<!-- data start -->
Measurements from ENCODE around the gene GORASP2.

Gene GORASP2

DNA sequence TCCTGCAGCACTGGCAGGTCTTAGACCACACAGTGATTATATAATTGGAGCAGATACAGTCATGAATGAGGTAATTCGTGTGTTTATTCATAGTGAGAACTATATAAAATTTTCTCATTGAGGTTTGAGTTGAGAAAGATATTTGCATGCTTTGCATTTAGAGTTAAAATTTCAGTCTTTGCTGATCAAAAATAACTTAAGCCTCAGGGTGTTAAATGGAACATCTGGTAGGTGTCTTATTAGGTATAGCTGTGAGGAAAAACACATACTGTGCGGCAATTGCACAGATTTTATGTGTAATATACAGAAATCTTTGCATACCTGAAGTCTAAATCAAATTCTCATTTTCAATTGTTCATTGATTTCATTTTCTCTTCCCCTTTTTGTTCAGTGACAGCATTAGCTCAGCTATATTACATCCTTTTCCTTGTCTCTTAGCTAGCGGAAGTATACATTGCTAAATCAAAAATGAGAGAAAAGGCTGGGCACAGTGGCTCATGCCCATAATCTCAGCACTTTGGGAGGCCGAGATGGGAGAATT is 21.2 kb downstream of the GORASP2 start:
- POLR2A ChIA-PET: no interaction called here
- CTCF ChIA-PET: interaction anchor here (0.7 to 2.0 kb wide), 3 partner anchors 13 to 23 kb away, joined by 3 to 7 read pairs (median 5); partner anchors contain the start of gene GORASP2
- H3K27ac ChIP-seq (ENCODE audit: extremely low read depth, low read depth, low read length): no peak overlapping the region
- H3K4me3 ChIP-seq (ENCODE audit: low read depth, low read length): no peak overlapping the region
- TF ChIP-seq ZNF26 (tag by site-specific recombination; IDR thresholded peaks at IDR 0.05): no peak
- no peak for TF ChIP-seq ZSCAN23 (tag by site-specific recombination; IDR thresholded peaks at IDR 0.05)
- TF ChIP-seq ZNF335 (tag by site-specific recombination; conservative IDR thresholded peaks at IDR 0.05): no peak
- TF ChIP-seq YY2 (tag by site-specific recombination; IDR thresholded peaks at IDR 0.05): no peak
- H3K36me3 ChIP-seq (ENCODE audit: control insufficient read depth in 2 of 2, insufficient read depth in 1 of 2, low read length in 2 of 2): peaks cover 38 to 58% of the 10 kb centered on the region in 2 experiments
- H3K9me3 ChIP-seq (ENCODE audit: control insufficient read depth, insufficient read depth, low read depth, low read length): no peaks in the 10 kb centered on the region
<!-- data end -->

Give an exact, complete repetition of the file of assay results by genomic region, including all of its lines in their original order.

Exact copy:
Measurements from ENCODE around the gene GORASP2.

Gene GORASP2

DNA sequence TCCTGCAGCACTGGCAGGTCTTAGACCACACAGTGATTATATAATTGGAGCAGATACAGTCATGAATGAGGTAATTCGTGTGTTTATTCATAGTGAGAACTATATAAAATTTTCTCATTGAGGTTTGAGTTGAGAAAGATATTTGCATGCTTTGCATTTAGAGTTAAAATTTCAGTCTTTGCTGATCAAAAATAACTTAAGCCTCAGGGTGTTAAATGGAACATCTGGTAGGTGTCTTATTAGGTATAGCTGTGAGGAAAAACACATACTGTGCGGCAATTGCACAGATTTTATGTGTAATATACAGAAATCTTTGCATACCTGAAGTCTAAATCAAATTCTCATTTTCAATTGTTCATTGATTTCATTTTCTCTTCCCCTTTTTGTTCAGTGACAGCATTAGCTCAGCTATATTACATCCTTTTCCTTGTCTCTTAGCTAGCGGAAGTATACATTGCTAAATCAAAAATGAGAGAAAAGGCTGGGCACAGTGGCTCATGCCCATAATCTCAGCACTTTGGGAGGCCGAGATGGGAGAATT is 21.2 kb downstream of the GORASP2 start:
- POLR2A ChIA-PET: no interaction called here
- CTCF ChIA-PET: interaction anchor here (0.7 to 2.0 kb wide), 3 partner anchors 13 to 23 kb away, joined by 3 to 7 read pairs (median 5); partner anchors contain the start of gene GORASP2
- H3K27ac ChIP-seq (ENCODE audit: extremely low read depth, low read depth, low read length): no peak overlapping the region
- H3K4me3 ChIP-seq (ENCODE audit: low read depth, low read length): no peak overlapping the region
- TF ChIP-seq ZNF26 (tag by site-specific recombination; IDR thresholded peaks at IDR 0.05): no peak
- no peak for TF ChIP-seq ZSCAN23 (tag by site-specific recombination; IDR thresholded peaks at IDR 0.05)
- TF ChIP-seq ZNF335 (tag by site-specific recombination; conservative IDR thresholded peaks at IDR 0.05): no peak
- TF ChIP-seq YY2 (tag by site-specific recombination; IDR thresholded peaks at IDR 0.05): no peak
- H3K36me3 ChIP-seq (ENCODE audit: control insufficient read depth in 2 of 2, insufficient read depth in 1 of 2, low read length in 2 of 2): peaks cover 38 to 58% of the 10 kb centered on the region in 2 experiments
- H3K9me3 ChIP-seq (ENCODE audit: control insufficient read depth, insufficient read depth, low read depth, low read length): no peaks in the 10 kb centered on the region